March 25, 2018

15 Years Later: The Legacy Of ‘Diplomatic Immunity’ Lives On [AUDIO]

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15 Years Later: The Legacy Of ‘Diplomatic Immunity’ Lives On [AUDIO]

It’s been 15 years, and yet the movement moves on.

The story doesn’t begin in 2003. It all starts in 1996. Jay-Z, Damon Dash, and Kareem “Biggs” Burke team together to create what will become one of the biggest record labels of the late 1990’s and early 2000’s called Roc-A-Fella Records. They took matters in their own hands, and released Hova’s debut album Reasonable Doubt.

Over the years, the record label grew to become one, if not THE biggest collection of talent under one label. Beanie Sigel, Freeway, Memphis Bleek, all carried the flag in the late 90’s, early 2000’s with hit after hit after hit, and platinum albums.

To add to that pool of talent, Cam’ron signed with the label in 2002 along with his group of artists he called The Diplomats. On May 14, 2002, he then released what many consider to be his best album to date with Come Home With Me. Thanks to the buzz following the release of The Diplomats, Vol. 1 mixtape, fans were ready to see what the group will bring with a brand new opportunity. Its first two singles “Oh Boy” and “Hey Ma” introduced a young rapper named Juelz Santana who is featured on both classic tracks.

Following the success of the tracks, the Dipset movement got underway. Less than a year after the release of Come Home With Me, Cam’ron, Jim Jones, Juelz Santana, and Freezey Zekey all brought the movement to a new level with the release of Diplomatic Immunity.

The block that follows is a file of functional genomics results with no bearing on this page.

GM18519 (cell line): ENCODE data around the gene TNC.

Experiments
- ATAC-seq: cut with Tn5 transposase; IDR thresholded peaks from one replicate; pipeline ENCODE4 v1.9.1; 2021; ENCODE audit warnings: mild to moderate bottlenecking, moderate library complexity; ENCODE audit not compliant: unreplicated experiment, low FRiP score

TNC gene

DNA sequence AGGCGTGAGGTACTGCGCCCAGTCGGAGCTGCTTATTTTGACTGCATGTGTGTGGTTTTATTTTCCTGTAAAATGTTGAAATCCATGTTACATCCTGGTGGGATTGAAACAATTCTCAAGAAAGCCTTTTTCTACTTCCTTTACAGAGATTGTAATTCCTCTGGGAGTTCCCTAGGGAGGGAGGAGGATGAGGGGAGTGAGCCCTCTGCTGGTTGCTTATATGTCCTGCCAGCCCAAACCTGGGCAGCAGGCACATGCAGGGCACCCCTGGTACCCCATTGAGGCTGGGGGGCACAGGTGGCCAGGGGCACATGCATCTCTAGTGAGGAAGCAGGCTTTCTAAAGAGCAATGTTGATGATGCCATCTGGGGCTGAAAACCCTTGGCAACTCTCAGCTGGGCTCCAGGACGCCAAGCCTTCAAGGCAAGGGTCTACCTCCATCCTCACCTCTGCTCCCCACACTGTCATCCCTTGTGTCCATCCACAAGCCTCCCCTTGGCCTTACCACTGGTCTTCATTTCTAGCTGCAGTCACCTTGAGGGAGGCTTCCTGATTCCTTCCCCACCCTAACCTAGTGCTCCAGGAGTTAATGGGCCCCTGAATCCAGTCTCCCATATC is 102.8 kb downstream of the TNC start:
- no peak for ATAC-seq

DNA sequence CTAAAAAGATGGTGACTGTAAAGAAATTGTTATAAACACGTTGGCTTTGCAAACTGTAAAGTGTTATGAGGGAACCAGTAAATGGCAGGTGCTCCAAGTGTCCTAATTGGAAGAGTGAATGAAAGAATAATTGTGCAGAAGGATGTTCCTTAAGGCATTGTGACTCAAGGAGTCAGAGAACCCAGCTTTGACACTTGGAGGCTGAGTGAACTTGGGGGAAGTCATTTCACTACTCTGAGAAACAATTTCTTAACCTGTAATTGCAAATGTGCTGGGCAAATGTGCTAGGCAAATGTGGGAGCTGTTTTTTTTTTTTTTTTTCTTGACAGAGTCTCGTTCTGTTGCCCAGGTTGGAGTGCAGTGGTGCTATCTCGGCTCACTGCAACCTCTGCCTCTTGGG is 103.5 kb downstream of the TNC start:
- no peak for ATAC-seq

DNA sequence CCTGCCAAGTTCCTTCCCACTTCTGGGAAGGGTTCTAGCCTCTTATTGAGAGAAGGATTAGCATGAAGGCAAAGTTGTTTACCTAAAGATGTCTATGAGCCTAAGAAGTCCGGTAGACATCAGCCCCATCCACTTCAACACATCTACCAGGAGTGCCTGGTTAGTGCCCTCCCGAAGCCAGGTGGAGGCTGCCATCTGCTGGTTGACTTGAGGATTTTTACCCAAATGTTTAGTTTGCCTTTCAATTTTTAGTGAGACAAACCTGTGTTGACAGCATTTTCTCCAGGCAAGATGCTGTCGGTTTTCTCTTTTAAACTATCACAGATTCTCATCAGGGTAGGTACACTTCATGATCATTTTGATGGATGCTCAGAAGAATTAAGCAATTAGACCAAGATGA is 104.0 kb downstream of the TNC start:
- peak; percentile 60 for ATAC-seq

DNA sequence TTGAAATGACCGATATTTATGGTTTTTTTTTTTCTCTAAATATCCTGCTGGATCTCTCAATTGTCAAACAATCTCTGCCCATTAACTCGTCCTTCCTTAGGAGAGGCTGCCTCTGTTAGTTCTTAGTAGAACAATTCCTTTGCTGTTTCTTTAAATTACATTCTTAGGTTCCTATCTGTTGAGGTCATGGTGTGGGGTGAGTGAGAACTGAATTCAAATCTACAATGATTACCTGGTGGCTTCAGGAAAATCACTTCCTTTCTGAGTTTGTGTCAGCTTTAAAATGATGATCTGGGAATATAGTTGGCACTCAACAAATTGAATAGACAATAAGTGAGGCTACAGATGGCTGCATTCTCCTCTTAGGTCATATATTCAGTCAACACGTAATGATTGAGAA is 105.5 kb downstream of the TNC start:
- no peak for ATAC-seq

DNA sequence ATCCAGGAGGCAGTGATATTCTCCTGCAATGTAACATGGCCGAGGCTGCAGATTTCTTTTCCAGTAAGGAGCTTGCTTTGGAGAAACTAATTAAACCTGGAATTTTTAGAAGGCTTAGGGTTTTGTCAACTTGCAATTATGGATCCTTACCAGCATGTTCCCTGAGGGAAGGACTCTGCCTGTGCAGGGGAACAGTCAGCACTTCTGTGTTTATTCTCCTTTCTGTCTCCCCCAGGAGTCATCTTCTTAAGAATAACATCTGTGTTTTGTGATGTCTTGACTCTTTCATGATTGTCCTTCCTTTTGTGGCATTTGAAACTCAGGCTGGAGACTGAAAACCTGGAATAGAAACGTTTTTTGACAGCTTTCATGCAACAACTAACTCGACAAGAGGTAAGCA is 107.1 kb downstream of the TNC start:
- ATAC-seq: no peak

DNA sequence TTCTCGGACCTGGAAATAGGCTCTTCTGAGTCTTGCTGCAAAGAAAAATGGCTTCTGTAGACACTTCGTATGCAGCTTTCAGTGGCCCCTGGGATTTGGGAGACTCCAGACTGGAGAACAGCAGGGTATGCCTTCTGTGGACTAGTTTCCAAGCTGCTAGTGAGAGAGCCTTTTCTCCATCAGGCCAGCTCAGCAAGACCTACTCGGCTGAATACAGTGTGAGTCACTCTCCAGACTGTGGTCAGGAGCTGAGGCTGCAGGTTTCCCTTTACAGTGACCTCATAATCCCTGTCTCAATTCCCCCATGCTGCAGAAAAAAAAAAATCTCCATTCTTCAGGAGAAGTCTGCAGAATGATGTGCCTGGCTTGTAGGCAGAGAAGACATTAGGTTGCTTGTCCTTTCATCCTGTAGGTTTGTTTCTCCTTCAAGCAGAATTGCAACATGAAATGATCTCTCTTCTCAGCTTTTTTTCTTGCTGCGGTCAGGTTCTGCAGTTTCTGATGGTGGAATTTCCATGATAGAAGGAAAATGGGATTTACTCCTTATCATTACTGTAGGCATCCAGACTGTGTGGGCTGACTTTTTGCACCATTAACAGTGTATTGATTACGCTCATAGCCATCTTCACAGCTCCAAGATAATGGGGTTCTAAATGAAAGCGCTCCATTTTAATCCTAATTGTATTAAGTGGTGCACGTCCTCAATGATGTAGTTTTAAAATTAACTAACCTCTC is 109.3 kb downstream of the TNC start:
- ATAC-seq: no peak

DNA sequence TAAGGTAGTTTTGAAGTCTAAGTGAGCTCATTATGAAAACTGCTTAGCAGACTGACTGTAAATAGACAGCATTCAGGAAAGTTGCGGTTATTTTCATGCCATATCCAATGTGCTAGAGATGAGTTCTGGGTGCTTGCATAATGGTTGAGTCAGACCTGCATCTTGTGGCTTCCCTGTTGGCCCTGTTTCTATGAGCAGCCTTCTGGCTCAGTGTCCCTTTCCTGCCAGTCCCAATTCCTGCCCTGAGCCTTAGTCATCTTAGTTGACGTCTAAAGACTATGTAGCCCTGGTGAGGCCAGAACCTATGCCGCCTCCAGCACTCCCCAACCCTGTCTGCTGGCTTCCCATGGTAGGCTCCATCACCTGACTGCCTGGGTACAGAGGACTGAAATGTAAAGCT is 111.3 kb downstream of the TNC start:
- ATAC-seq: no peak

While “Dipset Anthem” was a smash hit on the charts, it was tracks such as “I Really Mean It,” “I’m Ready,” “Hey Ma (Remix),” that brought this project to a special place to this day.

To this day, the vintage Dipset sound is remembered for the creative production of Just Blaze, and Heatmakerz which ran the second disk of the album. The way the samples were used with its high pitched voice

It wasn’t just the music that made them special though. The Harlem natives gave hip hop fans a brand new style. They helped bring the explosion of NBA warmups, and fitteds, Juelz Santana’s signature bandana, digital belts, G-Shock watches, making it cool to wear pink, and gold earrings Cam’ron called “lemon heads.”

After the project’s release, Dipset continued its dominance in hip hop without taking their foot off the pedal. Juelz Santana, and Jim Jones released their debut albums, and Cam’ron followed up with his oft delayed solo follow-up in Purple Haze.

The group’s signing can be seen as the peak of the Roc-A-Fella era, as well as the beginning of its downfall. It’s been 15 years yet songs on this album still get some of the best reactions when played in the middle of a party.

Listen to the full album below.

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